It is difficult to believe that the Reagan Administration’s officials like Richard Perle could have believed they were actually engaged in a debate with the administration’s critics. It seems more likely that, with an especially low regard for the intelligence, interest, and attention levels of the American people, they were simply playing mind games, an approach that today we affectionately refer to as “politics.” The irony here is that President Reagan himself met in Reykjavik, Iceland in 1986 with Mikhail Gorbachev to discuss the possibility of reducing both sides’ arsenals by 50%, an idea earlier advanced by former New York Governor and Ambassador to the Soviet Union Averell Harriman, a pro-disarmament hero of the Nuclear Freeze:
“[A]t Reykjavik in 1986, … Reagan and Gorbachev nearly agreed to scrap their entire nuclear stockpiles. The sticking point, it turns out, was Gorbachev’s insistence that Reagan confine Star Wars research to the laboratory. Reagan’s refusal to do [that] contributed to the collapse of those negotiations.” 
Another irony was that in 1991 the Soviet Union collapsed, and went out of existence. By the end of the Reagan years, Soviet communism had already hit rock bottom economically. Russia was in a depression, barely sustaining itself with a black market economy, and citizens were actively protesting for reforms. The popular myth in America was that Reagan had brought the Soviet Union to its knees, but that’s just one of several unfortunate myths about the Reagan presidency, some of which we will later address. It may have been comforting to believe that the Soviet Union posed a conventional military threat to the United States that Ronald Reagan somehow nullified, and that he drove it to oblivion in the nuclear arms race, but those ideas were merely convenient fairy tales.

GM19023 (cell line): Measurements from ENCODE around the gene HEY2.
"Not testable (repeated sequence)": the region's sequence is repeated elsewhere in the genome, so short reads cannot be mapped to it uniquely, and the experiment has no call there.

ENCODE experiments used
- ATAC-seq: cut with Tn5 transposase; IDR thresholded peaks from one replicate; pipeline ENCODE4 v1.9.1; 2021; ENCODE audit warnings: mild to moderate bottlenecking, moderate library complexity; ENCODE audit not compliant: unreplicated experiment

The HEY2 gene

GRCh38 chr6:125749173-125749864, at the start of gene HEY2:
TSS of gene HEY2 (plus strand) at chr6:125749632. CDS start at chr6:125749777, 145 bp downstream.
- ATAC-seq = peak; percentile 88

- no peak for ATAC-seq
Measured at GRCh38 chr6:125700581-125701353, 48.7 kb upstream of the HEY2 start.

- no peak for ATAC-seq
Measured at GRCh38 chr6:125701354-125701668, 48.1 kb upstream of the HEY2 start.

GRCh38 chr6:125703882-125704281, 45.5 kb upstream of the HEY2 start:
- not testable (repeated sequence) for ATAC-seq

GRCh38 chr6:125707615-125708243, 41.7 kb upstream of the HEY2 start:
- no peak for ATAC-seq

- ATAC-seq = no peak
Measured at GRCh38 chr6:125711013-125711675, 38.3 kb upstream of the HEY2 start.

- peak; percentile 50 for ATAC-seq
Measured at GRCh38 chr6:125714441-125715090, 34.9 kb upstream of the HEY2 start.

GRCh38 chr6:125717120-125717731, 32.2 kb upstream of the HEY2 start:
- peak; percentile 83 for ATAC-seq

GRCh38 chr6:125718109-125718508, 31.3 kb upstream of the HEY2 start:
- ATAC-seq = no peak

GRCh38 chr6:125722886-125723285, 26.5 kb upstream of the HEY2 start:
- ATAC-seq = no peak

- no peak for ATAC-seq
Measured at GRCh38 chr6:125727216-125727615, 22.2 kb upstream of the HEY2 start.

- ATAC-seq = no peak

The document “Protection in the Nuclear Age,” released by the Federal Emergency Management Agency (FEMA) in June 1985, pursuant to the Federal Civil Defense Act of 1950, seems sensible enough. It did not deal with specific evacuation plans, and of course the effectiveness of any survival techniques would depend upon the location, the severity of the attack, and the amount of warning time.
 Dr. Robert M. Bowman, the former Director of Advanced Space Programs Development for the U.S. Air Force in the Ford and Carter Administrations, devoted his full-time efforts in those days to touring the country and explaining how faulty and easily undermined such systems would be, and how they could be circumvented in any event by using cruise missiles or other delivery systems that did not rely on ICBM delivery systems.
 Data on the numbers of missiles on both sides, their ranges and ages, and the numbers and sizes of warheads on both sides, was readily available. The consensus view among experts who explained their conclusions was that the United States was ahead in both numbers and capability. This “arms race” calculus, however, sadly ignored the reality of the tremendous “overkill” of the nuclear arsenals.
 Jonathan Weiler, Why Ronald Reagan Didn’t Really Win the Cold War The Huffington Post, 2/7/11.